Embassy of Israel Hosting Only Public Event of the Year in Memory of Daniel Pearl

A month after U.S. embassy attacks around the world, Israeli embassy hosts rare public event.

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Mariane Van Neyenhoff, widow of Wall Street Journal reporter Daniel Pearl, left, stands with their son, Adam Daniel Pearl, as they watch President Barack Obama sign the Daniel Pearl Freedom of the Press Act, Monday, May 17, 2010.
Mariane Van Neyenhoff, widow of Wall Street Journal reporter Daniel Pearl, left, stands with their son, Adam Daniel Pearl, as they watch President Barack Obama sign the Daniel Pearl Freedom of the Press Act, Monday, May 17, 2010.

The Embassy of Israel in Washington announced Thursday that it will open its doors to the public for the only time this year in an event dedicated to the memory of slain Wall Street Journal reporter Daniel Pearl.

The event on October 25, a concert designed to promote "tolerance among peoples," had kept its venue secret until Thursday for security reasons, according to director of the ongoing musical Embassy Series Jerome Barry.

Security has been a growing concern at embassies in light of the recent attack on the U.S. consulate in Libya, which killed four Americans, and the ensuing attacks on American embassies across the Middle East and North Africa. Last year, the Israeli Embassy in Cairo was attacked by several thousand protesters, forcing dozens of staff members and their families to return home.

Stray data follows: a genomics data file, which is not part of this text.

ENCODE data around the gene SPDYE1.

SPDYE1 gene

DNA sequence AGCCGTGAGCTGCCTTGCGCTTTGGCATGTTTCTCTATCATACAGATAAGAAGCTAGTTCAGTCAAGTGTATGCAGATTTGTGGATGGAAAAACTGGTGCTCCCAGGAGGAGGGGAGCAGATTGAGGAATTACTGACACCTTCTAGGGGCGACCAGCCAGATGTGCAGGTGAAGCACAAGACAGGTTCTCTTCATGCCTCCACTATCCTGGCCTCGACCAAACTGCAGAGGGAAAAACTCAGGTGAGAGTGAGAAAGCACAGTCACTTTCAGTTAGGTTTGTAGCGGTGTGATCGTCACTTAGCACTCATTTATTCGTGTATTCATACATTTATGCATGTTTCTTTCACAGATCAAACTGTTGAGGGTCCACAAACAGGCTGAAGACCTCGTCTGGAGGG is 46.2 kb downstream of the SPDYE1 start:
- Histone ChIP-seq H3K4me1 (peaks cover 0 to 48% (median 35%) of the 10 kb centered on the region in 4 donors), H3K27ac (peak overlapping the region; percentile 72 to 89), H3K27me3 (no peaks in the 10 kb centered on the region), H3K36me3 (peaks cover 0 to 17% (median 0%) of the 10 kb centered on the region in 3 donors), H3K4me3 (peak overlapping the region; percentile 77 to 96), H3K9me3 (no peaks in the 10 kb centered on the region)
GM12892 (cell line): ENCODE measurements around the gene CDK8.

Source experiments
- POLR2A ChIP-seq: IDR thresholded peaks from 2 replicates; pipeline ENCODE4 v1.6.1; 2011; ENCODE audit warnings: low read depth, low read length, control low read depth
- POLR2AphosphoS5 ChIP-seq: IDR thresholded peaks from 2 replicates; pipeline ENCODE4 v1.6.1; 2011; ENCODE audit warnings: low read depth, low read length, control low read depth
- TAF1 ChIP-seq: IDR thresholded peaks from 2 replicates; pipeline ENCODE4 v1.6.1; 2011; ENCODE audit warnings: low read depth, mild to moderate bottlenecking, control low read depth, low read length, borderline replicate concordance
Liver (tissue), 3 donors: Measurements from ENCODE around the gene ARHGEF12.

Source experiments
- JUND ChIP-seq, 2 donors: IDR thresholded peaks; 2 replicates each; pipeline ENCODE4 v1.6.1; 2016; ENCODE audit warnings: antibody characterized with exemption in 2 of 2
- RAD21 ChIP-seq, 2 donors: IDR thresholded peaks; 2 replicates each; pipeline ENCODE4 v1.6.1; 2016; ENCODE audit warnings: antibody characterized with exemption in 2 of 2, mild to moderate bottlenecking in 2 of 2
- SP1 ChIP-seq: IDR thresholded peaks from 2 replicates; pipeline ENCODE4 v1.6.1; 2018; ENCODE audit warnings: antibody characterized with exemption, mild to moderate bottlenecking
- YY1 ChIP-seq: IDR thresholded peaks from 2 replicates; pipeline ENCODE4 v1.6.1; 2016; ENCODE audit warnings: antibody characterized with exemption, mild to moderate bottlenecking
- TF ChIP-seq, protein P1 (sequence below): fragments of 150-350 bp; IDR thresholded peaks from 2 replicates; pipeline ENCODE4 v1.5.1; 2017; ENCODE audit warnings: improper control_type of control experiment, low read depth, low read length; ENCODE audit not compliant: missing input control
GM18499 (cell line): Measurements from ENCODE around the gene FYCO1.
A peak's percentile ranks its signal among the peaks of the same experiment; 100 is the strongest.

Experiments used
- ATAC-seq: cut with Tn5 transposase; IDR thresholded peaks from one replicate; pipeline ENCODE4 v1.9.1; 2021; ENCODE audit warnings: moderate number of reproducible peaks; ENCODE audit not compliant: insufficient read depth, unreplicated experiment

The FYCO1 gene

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The Embassy of Israel did not immediately respond to request for comment about why they chose to welcome the public to the event.

Mariane Van Neyenhoff, widow of Wall Street Journal reporter Daniel Pearl, left, stands with their son, Adam Daniel Pearl, as they watch President Barack Obama sign the Daniel Pearl Freedom of the Press Act, Monday, May 17, 2010.
Mariane Van Neyenhoff, widow of Wall Street Journal reporter Daniel Pearl, left, stands with their son, Adam Daniel Pearl, as they watch President Barack Obama sign the Daniel Pearl Freedom of the Press Act, Monday, May 17, 2010.

But Pearl, who was brutally killed 10 years ago while in Pakistan for an investigation relating to al-Qaeda, was of Israeli descent. His father Judea Pearl, who now runs a Daniel Pearl foundation with his wife, is a prominent Israeli-American scientist and philosopher. The foundation is also helping host the memorial concert.

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"This concert is about tolerance. That's what the family of Daniel Pearl wants," says Barry, who says his series of classical concerts has been held in 63 different embassies over the last 19 years. "It's an honor and privilege, especially with what's happening now with the Taliban, and with the 14-year-old girl."

Barry is referring to 14-year-old schoolgirl Malala Yousufzai, who was shot two weeks ago in Pakistan for her efforts on female education. Yousufzai is now recovering, and in stable condition, in the U.K.

The concert will be put on by the Israeli Chamber Project, an ensemble of young Israeli musicians that claims on its web site to "believe in the power of music to heal and to transcend geographical and cultural boundaries."

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  • Elizabeth Flock is a staff writer for U.S. News & World Report. You can follow her on Twitter or Facebook or reach her at eflock@usnews.com.